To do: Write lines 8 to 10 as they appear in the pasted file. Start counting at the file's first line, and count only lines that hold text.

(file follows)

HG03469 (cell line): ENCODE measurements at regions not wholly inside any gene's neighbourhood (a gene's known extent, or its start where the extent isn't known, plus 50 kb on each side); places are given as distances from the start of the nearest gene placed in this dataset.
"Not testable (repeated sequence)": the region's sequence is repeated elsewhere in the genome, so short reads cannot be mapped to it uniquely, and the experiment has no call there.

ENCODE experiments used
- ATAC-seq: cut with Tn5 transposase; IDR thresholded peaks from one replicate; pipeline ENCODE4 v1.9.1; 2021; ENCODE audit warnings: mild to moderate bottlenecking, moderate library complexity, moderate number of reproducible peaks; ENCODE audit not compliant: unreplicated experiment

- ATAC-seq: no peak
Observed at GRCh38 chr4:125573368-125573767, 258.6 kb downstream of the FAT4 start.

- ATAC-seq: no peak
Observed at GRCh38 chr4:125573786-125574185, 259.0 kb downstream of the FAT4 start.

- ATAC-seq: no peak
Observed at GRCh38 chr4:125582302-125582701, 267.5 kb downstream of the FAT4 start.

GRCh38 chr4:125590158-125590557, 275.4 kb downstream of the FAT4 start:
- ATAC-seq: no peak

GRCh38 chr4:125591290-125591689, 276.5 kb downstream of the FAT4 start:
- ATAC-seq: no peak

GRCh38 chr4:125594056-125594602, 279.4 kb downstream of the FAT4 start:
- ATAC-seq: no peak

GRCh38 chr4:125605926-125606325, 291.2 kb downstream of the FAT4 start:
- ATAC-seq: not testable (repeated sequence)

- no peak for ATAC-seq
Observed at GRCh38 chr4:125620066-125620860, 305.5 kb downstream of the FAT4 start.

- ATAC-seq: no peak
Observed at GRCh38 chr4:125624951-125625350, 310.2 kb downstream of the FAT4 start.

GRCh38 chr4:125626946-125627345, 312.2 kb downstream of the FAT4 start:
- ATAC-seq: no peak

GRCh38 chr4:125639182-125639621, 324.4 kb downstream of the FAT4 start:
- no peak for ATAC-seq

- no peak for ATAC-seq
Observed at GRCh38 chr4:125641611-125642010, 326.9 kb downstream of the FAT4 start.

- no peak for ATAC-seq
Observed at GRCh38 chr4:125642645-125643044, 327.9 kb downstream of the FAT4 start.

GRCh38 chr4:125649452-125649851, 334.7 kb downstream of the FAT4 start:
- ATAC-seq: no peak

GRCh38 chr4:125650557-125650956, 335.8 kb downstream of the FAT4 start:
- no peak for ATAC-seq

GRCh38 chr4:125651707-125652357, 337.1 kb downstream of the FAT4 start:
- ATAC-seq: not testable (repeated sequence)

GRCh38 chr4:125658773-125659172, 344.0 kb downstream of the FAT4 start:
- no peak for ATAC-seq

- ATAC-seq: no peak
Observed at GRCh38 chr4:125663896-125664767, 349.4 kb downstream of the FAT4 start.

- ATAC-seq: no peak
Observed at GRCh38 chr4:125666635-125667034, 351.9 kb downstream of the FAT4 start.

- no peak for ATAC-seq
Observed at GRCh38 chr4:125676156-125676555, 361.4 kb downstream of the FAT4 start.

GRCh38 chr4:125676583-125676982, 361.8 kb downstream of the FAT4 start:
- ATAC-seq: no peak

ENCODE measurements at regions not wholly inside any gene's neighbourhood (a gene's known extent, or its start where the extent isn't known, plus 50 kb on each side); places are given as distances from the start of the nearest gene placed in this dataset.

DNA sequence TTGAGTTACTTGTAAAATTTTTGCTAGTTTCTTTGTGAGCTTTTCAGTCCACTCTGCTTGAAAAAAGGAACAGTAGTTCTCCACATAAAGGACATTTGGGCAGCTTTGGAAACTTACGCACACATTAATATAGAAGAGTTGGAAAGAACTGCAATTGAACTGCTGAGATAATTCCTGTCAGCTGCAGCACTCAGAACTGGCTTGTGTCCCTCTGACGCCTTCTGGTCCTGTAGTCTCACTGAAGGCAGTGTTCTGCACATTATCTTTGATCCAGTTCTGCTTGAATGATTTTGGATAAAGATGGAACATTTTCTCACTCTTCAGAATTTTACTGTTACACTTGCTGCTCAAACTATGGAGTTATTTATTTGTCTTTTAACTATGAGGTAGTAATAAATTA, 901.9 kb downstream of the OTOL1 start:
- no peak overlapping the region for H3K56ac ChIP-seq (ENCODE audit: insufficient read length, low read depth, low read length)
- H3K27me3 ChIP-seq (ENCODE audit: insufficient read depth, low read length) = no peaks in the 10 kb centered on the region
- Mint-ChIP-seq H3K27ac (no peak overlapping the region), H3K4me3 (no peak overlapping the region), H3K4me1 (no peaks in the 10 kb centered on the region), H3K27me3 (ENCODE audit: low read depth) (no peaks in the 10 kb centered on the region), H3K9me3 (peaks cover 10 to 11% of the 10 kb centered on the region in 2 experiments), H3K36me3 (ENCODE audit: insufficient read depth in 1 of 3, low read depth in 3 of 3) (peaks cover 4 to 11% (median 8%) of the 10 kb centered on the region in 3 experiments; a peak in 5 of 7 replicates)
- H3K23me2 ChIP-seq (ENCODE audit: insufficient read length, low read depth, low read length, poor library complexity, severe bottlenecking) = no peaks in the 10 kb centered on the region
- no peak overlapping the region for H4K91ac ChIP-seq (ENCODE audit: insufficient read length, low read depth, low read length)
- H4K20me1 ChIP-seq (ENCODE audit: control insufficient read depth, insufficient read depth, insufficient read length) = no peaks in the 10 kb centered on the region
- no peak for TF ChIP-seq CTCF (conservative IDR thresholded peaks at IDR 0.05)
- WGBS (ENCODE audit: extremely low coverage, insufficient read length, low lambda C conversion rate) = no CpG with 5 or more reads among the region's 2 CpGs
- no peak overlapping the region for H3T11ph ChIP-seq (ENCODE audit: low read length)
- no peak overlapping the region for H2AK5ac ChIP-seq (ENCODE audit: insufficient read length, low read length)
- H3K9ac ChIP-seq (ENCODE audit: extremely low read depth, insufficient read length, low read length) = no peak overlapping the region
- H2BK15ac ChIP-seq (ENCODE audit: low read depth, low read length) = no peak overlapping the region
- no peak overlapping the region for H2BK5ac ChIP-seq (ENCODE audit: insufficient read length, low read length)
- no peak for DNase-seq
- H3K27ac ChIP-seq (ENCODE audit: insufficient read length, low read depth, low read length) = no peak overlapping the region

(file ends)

Observed at GRCh38 chr4:125573786-125574185, 259.0 kb downstream of the FAT4 start.

- ATAC-seq: no peak
Observed at GRCh38 chr4:125582302-125582701, 267.5 kb downstream of the FAT4 start.